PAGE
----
Carbon Nanotubes

Moritz Plötzing, Benedikt Lorbach, Meike Spiess

Since their discovery in 1991, carbon nanotubes have attracted a lot of interest from academia and industry for their unusual properties. The one to two nanometer wide tubes fascinated us and we wanted to succeed in fabricating them at school. We investigated several possibilities, including a simple fabrication method based on household articles and an electric arc. However, the initial results were not convincing and therefore we focused on a chemical method based on a homemade CVD chamber. We grew our first carbon nanotubes on silicon inside this acetylene-filled glass chamber and we studied our samples using a scanning electron microscope at RWTH Aachen University. However, the gas was a major risk factor and this method was only suitable for the less interesting multi-walled carbon nanotubes. Therefore we developed a new reaction chamber that we used to ignite an electric arc in an inert gas atmosphere using a welding apparatus. After resolving the challenges relating to the construction of the reaction chamber, we had to look into a crucial aspect that we had overlooked so far: the source of carbon. Initially we used the graphite electrodes of our school's arc lamp and later we tried other carbon-based materials in our chamber. We found that only pure graphite rods were suitable. In addition, the fabrication of single wall carbon nanotubes required catalysts. We used a mixture of nickel and yttrium. Eventually we succeeded in fabricating a fibrous carbon material. We optimized the fabrication method, for example with regard to pressure and the catalyst mixture. We were able to show with high resolution transmission electron microscope images that our samples consist of single-walled carbon nanotubes. However, we wanted to be able to also demonstrate this at our school. Therefore, we tried to make buckypaper from our samples, but despite some progress this method turned out to be too time consuming. By now, we have found a simple indirect proof of single-walled carbon nanotubes in our samples, which only requires a normal camera flash. In contrast to graphite dust and multi-walled carbon nanotubes, single-walled carbon nanotubes ignite in response to a bright flash of light. Our final challenge was the adjustment of our synthesis method so that it could be realized at any school without our reaction chamber. We found a simple fabrication method for single-walled carbon nanotubes based on a normal metal bucket, a helium bottle and a welding device. Even though the results are not as good as those achieved with our reaction chamber, they are sufficient to integrate a current research topic into school lessons.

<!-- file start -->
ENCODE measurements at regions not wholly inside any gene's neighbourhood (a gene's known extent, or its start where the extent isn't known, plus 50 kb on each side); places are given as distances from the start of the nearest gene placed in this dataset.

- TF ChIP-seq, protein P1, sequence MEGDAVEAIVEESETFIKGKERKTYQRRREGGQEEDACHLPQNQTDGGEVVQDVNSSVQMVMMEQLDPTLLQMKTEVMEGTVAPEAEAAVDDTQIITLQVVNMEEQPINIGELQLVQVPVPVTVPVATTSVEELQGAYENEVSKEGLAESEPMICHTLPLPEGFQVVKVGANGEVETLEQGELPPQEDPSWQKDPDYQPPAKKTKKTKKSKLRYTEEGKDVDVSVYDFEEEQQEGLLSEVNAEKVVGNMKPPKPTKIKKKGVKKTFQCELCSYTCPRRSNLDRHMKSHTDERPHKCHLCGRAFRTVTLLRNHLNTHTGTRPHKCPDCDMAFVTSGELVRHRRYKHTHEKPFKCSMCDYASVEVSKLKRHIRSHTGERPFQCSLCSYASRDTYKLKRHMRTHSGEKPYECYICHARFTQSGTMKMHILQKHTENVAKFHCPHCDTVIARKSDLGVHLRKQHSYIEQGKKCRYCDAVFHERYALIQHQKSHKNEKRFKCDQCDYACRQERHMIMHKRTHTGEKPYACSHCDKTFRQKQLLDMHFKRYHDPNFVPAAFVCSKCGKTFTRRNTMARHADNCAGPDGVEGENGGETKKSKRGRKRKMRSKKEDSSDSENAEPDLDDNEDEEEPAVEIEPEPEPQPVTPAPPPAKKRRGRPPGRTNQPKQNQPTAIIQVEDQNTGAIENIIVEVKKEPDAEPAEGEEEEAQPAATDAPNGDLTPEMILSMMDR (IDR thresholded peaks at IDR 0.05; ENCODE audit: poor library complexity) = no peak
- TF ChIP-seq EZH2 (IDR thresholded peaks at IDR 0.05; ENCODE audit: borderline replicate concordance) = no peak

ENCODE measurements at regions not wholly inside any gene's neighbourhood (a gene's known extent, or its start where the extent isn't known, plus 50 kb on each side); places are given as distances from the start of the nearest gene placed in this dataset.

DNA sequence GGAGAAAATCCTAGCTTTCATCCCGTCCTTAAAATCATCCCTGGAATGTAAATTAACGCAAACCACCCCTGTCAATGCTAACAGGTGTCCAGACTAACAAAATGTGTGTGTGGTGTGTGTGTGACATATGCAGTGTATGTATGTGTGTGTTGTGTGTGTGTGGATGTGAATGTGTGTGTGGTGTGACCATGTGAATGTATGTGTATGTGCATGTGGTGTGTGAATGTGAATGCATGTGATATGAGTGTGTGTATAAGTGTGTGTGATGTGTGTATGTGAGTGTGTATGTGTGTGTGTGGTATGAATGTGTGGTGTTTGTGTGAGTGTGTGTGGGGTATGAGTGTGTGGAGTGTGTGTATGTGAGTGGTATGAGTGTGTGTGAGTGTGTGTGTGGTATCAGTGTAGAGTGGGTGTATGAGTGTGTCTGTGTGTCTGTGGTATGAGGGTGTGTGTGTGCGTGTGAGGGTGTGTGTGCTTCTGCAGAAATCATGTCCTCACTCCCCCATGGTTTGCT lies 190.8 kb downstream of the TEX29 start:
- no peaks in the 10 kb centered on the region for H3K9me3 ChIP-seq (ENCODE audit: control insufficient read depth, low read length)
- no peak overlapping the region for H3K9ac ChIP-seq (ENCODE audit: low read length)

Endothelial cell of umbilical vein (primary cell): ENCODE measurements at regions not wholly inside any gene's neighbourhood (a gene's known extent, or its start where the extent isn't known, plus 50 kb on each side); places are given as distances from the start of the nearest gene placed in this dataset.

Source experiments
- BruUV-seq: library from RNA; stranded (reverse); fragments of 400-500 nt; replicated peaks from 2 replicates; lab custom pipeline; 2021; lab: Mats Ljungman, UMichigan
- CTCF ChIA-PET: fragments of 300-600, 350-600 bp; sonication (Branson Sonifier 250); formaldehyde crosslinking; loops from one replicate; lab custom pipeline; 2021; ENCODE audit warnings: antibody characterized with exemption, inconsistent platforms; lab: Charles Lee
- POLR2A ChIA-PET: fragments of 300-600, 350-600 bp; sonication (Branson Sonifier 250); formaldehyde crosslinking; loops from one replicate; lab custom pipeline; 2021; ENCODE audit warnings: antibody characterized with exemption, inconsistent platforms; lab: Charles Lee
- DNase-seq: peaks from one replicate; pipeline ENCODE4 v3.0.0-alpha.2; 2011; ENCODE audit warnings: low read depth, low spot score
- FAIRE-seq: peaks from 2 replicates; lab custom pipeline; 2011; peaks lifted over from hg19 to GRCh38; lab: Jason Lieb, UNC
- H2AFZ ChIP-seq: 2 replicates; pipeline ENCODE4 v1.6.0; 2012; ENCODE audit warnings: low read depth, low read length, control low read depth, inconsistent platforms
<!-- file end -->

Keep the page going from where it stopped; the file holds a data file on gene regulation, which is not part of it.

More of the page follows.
Versuchskammer, elektronenmikroskopische Aufnahme eines Nanoröhrchens, Nachweis von Singlewall-Nanoröhrchen
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